Billionaire Boys Club marks the latest in the series of “rise and fall of bad people in America” movies that pop up a couple of times a year, follow the same basic plot, and reach similar conclusions. This one is based on “real” events and follows a couple of preppie young adults who make a get-rich-quick scheme and slowly but surely collapse under its weight when just one thing goes wrong. What follows after that is not going to surprise many people, but it involves a lot of panicked decisions, which as well know are the best kinds of decisions.
The two men are Joe Hunt (Ansel Elgort) and Dean Karny (Taron Egerton). They have known each other for years and after a chance meeting decide to try to start up an investment company. That turns into a Ponzi scheme. Lots of people invest and are promised 50% profits, which in all but the most tumultuous markets falls under the “too good to be true” category of promises. I’m not trying to victim blame here, but let it be a lesson: if someone promises you 50% profits, maybe dig a little deeper.
Anyway, the house of cards comes crashing down after they begin to take the money of Ron Levin (Kevin Spacey), and the final half of the movie is the aforementioned fall. What exactly transpires is something I’ll leave to the movie, lest I get complaints about spoiling a real-life story, but if you’ve seen one of these movies before, you’re not going to be terribly surprised. They follow predictable arcs and only rarely deviate in a substantial enough way for the plot to be engaging.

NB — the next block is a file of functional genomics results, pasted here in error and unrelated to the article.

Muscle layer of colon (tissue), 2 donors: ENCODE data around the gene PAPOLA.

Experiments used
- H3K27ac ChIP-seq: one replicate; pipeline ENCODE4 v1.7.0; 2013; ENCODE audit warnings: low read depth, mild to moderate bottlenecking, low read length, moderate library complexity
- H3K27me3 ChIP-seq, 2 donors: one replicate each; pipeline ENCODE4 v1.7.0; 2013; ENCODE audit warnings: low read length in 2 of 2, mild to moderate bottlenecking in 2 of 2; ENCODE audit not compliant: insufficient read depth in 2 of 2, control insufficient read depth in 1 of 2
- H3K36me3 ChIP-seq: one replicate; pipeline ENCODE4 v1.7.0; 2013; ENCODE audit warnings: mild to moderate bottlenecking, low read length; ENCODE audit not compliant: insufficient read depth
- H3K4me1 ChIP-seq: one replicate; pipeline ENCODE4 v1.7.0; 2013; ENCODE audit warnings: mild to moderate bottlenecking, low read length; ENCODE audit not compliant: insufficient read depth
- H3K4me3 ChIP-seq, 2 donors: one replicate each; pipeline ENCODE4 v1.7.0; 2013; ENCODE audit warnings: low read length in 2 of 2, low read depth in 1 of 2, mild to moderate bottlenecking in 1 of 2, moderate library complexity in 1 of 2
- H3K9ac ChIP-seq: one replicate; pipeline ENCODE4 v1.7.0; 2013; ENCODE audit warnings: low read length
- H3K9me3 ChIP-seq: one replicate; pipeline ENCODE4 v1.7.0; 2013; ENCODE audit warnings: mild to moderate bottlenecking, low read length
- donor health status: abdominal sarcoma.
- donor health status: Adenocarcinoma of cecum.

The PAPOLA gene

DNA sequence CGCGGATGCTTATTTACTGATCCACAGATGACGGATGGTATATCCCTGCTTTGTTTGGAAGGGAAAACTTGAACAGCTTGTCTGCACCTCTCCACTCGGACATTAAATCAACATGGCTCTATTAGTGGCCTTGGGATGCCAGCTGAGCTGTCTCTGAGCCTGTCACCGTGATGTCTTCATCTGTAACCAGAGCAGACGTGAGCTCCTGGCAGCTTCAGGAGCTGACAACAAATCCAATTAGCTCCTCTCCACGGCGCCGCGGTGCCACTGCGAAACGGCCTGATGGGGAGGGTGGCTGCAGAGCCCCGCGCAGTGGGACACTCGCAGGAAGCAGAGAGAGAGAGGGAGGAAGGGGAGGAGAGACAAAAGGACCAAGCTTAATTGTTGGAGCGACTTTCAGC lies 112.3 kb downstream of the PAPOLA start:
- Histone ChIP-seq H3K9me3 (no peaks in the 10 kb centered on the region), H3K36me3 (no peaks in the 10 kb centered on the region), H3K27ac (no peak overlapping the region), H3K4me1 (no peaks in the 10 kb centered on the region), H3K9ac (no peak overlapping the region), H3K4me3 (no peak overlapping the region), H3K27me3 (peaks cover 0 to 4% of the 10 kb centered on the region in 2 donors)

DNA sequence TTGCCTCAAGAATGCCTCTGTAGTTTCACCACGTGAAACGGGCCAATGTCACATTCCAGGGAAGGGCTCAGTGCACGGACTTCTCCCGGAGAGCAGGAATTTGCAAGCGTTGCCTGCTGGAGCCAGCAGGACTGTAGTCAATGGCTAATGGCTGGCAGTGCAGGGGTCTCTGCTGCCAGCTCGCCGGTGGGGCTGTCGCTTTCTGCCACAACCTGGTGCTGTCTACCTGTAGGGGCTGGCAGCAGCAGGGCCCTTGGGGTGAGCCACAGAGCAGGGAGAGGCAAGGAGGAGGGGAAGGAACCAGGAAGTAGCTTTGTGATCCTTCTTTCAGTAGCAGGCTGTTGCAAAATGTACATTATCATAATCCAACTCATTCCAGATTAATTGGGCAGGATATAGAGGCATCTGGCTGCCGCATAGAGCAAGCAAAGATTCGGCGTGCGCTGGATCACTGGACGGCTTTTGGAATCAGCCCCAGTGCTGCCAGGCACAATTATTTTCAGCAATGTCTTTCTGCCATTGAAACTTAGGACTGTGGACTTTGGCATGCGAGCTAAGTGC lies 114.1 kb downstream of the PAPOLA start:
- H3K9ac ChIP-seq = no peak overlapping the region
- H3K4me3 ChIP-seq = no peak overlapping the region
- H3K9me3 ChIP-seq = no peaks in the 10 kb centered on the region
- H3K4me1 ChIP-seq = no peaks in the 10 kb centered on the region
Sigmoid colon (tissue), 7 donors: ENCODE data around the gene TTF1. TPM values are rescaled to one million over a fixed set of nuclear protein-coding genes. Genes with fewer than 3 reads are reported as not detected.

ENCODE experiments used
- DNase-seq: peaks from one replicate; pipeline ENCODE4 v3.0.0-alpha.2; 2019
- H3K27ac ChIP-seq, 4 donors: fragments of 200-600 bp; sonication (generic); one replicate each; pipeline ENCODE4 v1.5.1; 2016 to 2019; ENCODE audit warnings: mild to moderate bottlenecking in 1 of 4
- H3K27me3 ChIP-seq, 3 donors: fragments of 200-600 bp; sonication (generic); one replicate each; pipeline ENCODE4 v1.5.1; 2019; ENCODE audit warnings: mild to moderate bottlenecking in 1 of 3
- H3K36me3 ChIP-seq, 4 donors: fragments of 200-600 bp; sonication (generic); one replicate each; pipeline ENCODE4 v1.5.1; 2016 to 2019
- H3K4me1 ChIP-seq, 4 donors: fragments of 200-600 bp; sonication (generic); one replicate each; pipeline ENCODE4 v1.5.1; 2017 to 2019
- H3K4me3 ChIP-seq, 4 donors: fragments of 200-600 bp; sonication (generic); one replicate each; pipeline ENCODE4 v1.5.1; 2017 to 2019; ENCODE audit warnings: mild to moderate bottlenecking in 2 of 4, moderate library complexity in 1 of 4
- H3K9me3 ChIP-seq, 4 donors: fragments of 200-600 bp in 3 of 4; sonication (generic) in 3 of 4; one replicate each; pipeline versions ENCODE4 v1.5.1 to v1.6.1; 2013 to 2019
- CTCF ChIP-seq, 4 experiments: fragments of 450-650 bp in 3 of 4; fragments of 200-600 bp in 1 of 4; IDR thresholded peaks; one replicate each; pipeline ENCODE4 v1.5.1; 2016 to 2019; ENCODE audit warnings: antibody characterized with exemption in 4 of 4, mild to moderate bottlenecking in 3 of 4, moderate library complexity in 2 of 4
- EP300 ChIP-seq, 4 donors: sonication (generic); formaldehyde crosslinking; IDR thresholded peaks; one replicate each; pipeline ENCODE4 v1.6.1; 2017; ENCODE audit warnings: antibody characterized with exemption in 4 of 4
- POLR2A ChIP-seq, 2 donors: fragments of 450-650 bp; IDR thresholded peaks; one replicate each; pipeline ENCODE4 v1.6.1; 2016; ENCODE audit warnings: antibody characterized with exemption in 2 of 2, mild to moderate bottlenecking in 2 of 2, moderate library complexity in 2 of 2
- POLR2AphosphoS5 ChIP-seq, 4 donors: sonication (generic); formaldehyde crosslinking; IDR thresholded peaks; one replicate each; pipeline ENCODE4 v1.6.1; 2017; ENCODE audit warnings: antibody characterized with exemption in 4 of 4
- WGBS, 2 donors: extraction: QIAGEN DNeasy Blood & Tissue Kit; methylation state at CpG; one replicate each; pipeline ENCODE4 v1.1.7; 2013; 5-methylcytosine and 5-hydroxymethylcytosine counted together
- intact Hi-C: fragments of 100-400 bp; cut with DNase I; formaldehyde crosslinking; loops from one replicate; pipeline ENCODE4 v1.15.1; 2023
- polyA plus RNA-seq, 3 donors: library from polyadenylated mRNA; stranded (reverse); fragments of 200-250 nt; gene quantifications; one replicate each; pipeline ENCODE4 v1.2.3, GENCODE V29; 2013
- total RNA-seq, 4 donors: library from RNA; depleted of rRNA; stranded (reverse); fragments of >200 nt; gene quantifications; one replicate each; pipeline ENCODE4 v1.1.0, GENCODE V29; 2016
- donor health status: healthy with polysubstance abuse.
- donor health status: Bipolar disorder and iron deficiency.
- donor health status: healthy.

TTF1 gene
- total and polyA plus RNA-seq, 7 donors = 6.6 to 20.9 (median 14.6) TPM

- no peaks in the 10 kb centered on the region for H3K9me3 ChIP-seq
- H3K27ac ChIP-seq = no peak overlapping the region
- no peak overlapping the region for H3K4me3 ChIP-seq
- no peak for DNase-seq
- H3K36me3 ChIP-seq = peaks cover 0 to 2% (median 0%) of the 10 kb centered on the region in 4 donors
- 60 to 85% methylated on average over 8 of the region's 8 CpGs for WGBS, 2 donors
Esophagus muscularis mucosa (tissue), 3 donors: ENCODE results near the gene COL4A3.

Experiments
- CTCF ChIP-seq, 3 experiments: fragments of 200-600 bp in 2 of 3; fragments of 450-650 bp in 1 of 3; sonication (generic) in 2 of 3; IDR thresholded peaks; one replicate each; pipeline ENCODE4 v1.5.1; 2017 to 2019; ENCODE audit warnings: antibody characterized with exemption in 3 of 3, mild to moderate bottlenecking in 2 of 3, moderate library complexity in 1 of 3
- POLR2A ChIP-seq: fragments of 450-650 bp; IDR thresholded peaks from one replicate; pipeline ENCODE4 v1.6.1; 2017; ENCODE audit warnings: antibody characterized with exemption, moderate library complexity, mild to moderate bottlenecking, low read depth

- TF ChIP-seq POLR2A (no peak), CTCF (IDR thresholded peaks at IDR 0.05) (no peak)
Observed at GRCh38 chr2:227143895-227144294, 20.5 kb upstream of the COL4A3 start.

Instead, they usually fall on characters, dialogue, technical filmmaking, or something else in order to succeed. Billionaire Boys Club is lackluster in most of these areas, especially the first two. The characters are either stock or nonexistent and have nothing interesting to offer us, and the dialogue is flat, unengaging, and is one of the reasons the characters are so dull, really. The various relationships have no life to them, and it gets to the point where you begin to dread any time someone talks. The actors struggle to make any of it sound authentic.
The only interesting thing about Billionaire Boys Club is the casting of Judd Nelson, who plays Ansel Elgort’s father. Nelson played the Joe Hunt character in an ’80s miniseries version of this same story, and now he’s playing the father of his previous character. Is there any payoff to that? I mean, there isn’t really a chance for there to be. But now that you know that, if you decide to watch the movie, you’ll be able to remark “neat,” upon seeing him. I bet that’ll make you feel good for a second.
Billionaire Boys Club is a generic rise-and-fall movie that does nothing to elevate itself or differentiate itself among a sea of similar looking and feeling films. Its plot is bog-standard—even if it is based on a real life story—its characters are bland, the dialogue is wooden, and not even a cast of good actors can make it even remotely engaging. There’s a bit of style to the filming and it generally looks pretty good, but that’s about all that can be said about it.
Conclusion: Billionaire Boys Club is a hollow and generic movie.
Recommendation: Only watch Billionaire Boys Club if you love rise-and-fall stories.